This paper assesses the extent to which the recommendations of 41 food reports could transform the food system. It argues that few reports are targeting “leverage points” that could result in the most change, and that reports often neglect the implications of power differences between actors.
The paper codes report recommendations that do correspond to leverage points into six categories, based on the work of systems thinker Donella Meadows:
- System paradigm - e.g. new governance structures.
- Power, control structures and goals - e.g. adoption of whole-government policies aimed providing healthier diets.
- System rules - e.g. ensuring no expansion of agricultural land onto high-carbon landscapes.
- Information flows - referring to interconnections between different elements of a system.
- Feedback loops - e.g. assessing research needs to help inform policy.
- System elements and adjustment mechanisms - e.g. increasing research spending on certain food issues.
The figure below shows the percentage of report recommendations in each category. For example, 5.6% of recommendations address system paradigms.
Image: Figure 4, Slater et al. Distribution of recommendations by food system leverage points.
In the discussion, the authors note that many recommendations use language with much room for interpretation - for example “support”, “reduce”, “promote” or “encourage” - rather than giving specific guidance on how the recommendation should be implemented. They also note that recommendations frequently tend to “avoid challenging existing political and economic arrangements and structures that perpetuate existing systems”. Reports published by market-based actors were less likely to suggest political solutions, while state or civil society-funded reports were more likely to endorse more radical or transformative actions.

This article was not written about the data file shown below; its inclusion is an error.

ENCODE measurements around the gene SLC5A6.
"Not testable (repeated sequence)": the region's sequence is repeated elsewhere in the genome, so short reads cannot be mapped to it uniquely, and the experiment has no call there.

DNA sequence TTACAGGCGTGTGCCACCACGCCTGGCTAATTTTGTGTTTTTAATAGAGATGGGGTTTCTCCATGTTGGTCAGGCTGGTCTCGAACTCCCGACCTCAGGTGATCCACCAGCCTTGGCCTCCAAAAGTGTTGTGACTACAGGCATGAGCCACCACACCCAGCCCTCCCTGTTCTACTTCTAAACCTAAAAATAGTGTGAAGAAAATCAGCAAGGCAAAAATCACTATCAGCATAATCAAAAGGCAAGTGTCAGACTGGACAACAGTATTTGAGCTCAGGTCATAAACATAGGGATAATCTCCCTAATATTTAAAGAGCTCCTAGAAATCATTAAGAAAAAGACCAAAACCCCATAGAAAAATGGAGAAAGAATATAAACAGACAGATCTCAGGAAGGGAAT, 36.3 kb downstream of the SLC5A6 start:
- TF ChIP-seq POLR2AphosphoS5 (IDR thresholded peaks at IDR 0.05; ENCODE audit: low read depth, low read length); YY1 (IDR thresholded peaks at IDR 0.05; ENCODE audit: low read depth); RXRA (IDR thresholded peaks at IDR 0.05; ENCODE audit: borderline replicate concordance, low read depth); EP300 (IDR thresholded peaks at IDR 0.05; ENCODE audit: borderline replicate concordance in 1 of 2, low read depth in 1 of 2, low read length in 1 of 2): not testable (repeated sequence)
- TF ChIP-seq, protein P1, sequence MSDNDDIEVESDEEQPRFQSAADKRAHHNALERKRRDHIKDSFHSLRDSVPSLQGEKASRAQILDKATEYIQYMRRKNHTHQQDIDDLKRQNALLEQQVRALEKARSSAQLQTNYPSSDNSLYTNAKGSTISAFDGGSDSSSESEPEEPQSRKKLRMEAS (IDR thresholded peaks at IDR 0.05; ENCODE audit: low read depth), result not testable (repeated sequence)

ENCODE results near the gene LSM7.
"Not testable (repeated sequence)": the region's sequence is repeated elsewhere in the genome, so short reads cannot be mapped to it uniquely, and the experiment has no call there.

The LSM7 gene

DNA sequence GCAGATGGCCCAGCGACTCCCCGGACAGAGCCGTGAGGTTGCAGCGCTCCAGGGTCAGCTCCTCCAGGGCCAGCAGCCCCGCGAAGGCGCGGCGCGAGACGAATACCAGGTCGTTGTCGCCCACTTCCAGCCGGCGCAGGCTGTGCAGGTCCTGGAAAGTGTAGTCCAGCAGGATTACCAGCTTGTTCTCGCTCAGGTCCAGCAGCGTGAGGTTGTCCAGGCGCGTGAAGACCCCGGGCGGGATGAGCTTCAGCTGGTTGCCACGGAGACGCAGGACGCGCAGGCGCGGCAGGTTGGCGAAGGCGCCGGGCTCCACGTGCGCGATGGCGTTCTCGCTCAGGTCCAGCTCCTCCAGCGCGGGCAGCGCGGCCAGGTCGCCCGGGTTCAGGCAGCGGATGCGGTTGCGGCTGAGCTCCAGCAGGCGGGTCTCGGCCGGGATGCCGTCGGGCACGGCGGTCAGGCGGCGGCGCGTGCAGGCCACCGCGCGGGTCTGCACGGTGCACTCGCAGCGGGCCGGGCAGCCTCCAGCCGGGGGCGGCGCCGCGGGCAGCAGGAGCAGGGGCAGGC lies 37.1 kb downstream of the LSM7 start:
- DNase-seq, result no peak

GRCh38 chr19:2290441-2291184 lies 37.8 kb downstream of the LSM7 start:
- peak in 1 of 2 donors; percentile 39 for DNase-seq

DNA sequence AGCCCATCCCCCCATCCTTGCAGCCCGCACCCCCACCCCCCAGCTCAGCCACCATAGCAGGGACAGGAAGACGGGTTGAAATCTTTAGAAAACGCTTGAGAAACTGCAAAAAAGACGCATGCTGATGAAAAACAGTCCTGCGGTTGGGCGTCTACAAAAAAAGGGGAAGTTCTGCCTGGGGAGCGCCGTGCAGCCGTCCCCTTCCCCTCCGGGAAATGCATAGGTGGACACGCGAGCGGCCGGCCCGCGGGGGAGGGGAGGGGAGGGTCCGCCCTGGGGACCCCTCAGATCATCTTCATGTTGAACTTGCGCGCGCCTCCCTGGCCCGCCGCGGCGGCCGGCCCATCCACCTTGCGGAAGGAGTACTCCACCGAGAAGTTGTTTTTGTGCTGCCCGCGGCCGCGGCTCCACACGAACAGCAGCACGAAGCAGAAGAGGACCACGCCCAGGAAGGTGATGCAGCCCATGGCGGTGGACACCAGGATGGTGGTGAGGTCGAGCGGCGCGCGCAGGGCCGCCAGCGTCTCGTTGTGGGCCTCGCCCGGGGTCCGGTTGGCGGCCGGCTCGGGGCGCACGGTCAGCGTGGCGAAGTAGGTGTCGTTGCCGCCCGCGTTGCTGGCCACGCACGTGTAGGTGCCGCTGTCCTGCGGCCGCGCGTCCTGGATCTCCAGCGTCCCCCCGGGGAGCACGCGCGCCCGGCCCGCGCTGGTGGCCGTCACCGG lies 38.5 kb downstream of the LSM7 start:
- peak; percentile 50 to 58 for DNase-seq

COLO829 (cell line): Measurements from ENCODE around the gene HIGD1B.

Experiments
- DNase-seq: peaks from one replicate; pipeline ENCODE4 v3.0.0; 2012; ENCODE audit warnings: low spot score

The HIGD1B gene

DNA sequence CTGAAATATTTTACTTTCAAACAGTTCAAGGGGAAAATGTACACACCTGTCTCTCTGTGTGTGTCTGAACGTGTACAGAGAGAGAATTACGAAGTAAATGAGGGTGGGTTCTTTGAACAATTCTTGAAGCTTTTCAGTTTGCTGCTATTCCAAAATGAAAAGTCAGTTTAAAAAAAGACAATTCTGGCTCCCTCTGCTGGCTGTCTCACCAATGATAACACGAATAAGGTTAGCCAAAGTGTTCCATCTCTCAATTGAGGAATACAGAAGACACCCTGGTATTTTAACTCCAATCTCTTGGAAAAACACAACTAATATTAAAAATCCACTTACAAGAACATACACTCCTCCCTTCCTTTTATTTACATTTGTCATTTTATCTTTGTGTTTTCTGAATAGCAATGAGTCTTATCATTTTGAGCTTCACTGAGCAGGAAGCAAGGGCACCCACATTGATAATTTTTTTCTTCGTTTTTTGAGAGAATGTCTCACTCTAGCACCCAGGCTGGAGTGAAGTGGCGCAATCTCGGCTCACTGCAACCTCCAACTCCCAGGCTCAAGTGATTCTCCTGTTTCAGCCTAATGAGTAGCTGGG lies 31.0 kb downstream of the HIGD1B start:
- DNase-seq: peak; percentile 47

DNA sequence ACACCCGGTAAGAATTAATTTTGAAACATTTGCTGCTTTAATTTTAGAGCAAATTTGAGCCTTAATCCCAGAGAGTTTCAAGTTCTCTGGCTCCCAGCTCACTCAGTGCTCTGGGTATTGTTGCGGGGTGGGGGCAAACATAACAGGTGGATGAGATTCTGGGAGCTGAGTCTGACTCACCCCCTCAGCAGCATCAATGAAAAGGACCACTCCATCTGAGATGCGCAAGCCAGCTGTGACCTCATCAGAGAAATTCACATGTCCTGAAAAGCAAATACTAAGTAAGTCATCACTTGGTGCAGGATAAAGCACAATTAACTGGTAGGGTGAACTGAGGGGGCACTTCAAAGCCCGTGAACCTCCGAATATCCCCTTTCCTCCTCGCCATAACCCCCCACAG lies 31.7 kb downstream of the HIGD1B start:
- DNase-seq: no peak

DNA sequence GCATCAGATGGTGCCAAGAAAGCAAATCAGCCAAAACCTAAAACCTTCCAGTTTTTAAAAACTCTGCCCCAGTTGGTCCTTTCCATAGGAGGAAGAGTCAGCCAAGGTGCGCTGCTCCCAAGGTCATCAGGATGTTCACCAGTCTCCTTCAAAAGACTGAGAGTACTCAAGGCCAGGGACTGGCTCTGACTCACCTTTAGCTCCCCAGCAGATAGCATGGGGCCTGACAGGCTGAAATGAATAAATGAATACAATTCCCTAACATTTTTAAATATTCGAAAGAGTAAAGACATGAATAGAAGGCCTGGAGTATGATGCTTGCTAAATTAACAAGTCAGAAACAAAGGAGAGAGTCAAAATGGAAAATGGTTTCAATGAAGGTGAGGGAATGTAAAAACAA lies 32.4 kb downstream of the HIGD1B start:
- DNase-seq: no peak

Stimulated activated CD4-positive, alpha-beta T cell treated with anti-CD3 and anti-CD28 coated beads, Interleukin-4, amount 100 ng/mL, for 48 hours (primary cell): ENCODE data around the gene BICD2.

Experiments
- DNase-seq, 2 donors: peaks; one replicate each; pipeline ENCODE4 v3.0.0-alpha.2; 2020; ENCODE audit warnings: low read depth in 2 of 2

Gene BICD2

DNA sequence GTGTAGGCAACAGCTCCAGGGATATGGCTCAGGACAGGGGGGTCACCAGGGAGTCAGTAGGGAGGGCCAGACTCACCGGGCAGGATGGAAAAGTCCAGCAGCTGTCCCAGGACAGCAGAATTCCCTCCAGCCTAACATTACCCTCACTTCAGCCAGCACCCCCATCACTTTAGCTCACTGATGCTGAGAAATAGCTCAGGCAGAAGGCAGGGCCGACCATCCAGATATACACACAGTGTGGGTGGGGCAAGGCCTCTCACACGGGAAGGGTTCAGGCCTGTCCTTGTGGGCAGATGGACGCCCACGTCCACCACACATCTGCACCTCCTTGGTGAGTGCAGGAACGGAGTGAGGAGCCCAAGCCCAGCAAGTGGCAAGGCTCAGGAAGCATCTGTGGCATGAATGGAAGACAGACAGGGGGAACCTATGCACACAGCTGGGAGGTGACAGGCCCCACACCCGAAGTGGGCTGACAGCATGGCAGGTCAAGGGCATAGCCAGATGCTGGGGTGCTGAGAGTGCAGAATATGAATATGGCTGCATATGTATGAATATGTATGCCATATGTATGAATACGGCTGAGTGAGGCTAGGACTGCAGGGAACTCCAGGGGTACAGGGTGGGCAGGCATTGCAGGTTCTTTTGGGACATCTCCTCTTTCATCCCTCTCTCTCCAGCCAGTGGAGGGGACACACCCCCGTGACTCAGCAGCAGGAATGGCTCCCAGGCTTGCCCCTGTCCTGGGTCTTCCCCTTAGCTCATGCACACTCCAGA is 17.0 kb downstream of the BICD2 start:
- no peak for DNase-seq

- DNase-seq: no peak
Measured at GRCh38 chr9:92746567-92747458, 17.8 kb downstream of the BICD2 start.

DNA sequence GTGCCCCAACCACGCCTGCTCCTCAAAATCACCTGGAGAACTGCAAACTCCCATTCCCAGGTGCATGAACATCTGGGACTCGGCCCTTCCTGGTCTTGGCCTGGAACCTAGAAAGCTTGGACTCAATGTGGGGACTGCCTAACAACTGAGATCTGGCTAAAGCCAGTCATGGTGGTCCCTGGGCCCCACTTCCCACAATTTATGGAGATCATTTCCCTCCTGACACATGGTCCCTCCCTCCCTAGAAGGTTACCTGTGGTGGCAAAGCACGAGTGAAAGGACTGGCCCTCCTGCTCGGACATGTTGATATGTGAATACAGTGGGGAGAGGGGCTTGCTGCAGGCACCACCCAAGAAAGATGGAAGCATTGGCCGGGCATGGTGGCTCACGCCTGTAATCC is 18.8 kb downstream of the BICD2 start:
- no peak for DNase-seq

Today's food systems are driving several intersecting public health and ecological crises of global concern. Acknowledging this, numerous major reports have made wide-ranging recommendations for achieving ‘transformative’ food systems change. However, no studies have yet analysed the transformative potential of these recommendations. Here we undertake a documentary analysis to assess the transformative potential of the recommendations of forty-one such reports. The report recommendations were coded against three systems science frameworks and organised by year published and actor type. We found a low number of reports made recommendations tackling food systems leverage points necessary to affect truly transformative change. Recommendations tended to ignore political economy factors, including power asymmetries between actors. The majority of recommendations were limited to adjusting or reforming rather than transforming food systems, indicating a mismatch between rhetoric and potential action.
Slater, S., Baker, P. and Lawrence, M., 2022. An analysis of the transformative potential of major food system report recommendations. Global Food Security, 32, p.100610.